Rationale and objectives: The authors developed a new method for delivering contrast agents to tumors and tumor cells. Gadolinium complexes of folate-conjugated dendrimer-chelates increased the longitudinal relaxation rate of tumor cells expressing the high-affinity folate receptor, hFR. The coupling of folate to polymeric chelates, composed of a dendrimer backbone, targets these chelates to endogenous folate binding proteins. These proteins exist in both the serum of patients with cancer and on the cell surface of many human cancers of epithelial origin.
Methods: The authors attached folic acid to a generation four ammonia core polyamidoamine dendrimer. The folate-dendrimer was reacted with 2-(4-isothiocyanatobenzyl)-6-methyl-diethylenetriaminepentaacetic acid to form the polymeric chelate f-PAMAM-TU-DTPA. For fluorescent studies, the generation four dendrimer was reacted with fluorescein-5-isothiocyanate and carboxytetramethylrhodamine succinimidyl ester, followed by capping the remaining amines with succinic anhydride.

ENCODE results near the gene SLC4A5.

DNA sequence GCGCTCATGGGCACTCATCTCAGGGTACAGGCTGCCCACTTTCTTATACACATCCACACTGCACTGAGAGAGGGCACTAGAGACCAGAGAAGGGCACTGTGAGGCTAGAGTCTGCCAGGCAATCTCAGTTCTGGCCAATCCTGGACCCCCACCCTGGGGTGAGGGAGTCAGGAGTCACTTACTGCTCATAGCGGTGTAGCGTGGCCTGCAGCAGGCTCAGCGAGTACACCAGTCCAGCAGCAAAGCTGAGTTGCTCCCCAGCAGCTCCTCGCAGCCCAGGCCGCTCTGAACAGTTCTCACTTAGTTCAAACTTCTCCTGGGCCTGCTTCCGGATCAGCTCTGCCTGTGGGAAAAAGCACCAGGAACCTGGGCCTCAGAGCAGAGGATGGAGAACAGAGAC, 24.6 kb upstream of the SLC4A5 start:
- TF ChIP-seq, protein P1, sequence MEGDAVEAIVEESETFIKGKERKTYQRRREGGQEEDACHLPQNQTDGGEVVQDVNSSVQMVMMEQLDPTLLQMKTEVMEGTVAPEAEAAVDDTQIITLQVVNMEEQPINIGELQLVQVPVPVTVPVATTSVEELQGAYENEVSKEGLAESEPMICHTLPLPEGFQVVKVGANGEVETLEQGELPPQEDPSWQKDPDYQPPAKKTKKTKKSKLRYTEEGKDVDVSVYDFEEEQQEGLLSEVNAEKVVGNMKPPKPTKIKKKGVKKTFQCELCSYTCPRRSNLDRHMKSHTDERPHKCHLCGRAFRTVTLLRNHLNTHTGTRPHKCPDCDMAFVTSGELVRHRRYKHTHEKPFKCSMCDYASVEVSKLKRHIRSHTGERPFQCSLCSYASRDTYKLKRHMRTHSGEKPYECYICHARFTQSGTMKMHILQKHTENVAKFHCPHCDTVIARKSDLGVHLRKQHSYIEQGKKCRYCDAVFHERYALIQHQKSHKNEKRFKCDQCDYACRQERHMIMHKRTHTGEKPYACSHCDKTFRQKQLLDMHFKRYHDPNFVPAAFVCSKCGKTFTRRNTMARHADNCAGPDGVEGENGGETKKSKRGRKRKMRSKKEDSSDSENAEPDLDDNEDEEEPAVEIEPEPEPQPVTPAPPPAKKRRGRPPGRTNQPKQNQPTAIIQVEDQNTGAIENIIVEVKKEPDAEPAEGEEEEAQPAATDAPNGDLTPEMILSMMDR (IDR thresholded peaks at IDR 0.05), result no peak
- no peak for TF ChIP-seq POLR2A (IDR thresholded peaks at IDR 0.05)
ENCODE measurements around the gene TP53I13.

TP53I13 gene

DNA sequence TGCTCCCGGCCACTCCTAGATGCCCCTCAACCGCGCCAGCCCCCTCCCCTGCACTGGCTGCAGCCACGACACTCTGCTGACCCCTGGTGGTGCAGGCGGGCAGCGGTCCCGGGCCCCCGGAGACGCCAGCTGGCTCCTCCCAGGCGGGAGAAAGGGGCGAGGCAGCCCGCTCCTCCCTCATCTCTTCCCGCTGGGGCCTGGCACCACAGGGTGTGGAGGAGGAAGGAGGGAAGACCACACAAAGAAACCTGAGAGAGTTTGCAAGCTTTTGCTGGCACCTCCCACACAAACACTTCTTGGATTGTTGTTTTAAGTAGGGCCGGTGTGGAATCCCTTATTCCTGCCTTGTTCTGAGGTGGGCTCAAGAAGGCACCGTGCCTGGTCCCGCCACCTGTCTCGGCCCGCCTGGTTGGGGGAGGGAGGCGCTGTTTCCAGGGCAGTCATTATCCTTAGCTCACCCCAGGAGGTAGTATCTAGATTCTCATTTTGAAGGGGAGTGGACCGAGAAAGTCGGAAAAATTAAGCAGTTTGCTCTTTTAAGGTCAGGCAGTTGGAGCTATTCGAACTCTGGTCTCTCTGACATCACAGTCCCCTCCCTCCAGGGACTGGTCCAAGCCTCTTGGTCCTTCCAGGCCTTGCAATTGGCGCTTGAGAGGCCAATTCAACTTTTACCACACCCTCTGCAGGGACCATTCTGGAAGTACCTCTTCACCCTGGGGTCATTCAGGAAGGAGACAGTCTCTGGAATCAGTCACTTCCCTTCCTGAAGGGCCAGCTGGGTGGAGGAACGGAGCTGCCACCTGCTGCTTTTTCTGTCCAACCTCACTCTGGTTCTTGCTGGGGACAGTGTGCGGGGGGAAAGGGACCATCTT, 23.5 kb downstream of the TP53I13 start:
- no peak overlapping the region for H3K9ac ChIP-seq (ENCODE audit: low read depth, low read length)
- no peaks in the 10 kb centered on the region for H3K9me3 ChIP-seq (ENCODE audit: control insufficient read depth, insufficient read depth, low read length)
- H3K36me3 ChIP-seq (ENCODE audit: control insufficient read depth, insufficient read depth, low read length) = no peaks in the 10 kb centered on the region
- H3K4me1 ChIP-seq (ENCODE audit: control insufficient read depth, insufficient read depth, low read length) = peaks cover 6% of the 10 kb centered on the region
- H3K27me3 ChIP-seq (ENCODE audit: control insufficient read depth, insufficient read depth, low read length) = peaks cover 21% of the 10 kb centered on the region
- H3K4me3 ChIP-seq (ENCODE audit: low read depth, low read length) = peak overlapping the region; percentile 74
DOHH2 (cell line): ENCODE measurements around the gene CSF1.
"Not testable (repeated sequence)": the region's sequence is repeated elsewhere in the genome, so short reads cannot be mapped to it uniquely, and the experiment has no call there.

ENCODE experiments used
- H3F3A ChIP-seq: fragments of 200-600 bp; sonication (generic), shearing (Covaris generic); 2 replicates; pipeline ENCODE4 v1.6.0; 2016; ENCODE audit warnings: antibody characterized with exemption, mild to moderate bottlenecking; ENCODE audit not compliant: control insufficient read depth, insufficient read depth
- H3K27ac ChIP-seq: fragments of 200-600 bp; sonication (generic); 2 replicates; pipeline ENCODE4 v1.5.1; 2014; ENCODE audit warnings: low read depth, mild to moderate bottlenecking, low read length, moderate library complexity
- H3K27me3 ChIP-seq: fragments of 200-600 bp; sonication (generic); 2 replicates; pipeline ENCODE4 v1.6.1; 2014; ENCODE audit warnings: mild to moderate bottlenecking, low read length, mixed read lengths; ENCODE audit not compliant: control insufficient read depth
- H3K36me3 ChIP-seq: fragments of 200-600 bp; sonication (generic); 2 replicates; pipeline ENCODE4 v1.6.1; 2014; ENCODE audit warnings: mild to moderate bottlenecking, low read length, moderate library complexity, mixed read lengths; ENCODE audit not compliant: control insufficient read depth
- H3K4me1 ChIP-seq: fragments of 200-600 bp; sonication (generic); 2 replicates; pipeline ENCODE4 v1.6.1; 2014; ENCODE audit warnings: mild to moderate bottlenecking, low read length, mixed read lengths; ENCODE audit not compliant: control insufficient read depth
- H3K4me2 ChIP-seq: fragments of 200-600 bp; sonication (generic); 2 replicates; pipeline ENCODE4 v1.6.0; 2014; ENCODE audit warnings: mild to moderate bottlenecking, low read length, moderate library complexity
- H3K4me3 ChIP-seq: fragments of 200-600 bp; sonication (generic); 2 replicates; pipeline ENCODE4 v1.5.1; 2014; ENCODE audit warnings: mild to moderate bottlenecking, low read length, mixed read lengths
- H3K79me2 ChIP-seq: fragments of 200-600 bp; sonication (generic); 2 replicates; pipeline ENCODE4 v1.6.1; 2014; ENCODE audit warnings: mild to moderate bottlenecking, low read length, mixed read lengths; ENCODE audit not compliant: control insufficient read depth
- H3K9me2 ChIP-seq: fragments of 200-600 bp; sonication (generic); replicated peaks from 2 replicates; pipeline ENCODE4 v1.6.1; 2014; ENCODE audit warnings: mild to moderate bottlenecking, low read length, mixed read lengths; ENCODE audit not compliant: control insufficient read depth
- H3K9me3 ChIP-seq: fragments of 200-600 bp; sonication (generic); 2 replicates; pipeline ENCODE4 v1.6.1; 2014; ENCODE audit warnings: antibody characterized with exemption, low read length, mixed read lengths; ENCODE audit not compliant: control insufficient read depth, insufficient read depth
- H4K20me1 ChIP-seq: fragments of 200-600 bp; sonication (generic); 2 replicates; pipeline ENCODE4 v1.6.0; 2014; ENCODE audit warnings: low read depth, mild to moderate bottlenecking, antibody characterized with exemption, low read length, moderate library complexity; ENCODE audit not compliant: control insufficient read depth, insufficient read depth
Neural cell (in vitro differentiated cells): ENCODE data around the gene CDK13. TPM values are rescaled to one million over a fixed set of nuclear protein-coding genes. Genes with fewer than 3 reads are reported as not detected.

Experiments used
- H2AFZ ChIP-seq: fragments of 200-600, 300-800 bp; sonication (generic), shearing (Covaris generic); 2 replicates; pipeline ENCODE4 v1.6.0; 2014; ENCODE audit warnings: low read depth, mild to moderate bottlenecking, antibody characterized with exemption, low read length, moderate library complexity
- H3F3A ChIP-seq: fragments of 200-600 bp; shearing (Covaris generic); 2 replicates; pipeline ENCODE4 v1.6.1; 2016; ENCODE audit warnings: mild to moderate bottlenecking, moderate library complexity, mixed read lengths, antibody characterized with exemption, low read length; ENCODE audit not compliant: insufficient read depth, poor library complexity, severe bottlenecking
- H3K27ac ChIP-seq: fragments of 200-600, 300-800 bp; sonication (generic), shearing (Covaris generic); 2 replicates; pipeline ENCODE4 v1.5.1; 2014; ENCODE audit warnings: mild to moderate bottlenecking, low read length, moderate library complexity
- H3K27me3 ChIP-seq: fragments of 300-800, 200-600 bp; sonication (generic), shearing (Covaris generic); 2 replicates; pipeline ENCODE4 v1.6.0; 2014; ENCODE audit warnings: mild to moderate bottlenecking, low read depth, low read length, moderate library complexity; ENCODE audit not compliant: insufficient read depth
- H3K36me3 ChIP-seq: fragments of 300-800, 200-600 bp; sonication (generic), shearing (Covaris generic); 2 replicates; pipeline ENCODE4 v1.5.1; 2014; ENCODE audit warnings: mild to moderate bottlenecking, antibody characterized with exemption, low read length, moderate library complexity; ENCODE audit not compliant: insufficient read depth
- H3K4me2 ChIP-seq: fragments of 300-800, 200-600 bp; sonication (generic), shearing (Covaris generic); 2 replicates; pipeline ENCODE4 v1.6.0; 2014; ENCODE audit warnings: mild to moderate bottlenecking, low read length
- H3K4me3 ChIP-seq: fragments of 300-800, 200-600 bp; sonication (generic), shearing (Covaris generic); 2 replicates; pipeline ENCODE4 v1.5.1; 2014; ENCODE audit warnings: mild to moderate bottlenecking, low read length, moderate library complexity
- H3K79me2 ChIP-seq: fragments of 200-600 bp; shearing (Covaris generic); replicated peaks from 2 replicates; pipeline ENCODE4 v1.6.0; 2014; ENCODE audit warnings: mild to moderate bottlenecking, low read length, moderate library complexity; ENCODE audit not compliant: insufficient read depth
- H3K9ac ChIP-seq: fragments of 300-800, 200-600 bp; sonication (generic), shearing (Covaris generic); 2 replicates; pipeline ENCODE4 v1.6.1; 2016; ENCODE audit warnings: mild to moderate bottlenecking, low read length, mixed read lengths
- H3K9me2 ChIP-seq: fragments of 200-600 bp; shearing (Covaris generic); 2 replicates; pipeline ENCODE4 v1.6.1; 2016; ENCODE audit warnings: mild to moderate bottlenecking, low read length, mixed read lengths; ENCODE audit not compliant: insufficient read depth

Results: The study results show that cells accumulate the folate-conjugated dendrimer in a receptor specific manner. Tumor cells expressing the high-affinity folate receptor showed a 650% increase in the mean fluorescence. This increase occurred with a rapid rise to 325%, followed by a slow increase to 650%. It required both the expression of the hFR and the coupling of folic acid to the dendrimer. Excess free folic acid inhibited the binding of the folate conjugated polymer. Fluorescent microscopic study showed that the folate-conjugated dendrimer binds to the cell surface and is accumulated within the cells. Treatment of tumor cells that express the hFR with gadolinium complexes of the folate-conjugated polymeric chelate increases the longitudinal relaxation rate by 110%. This increase was inhibited by an excess of free folic acid.
Conclusions: These data demonstrate that folate-conjugated magnetic resonance imaging contrast agents represent a promising new approach to tumor targeting.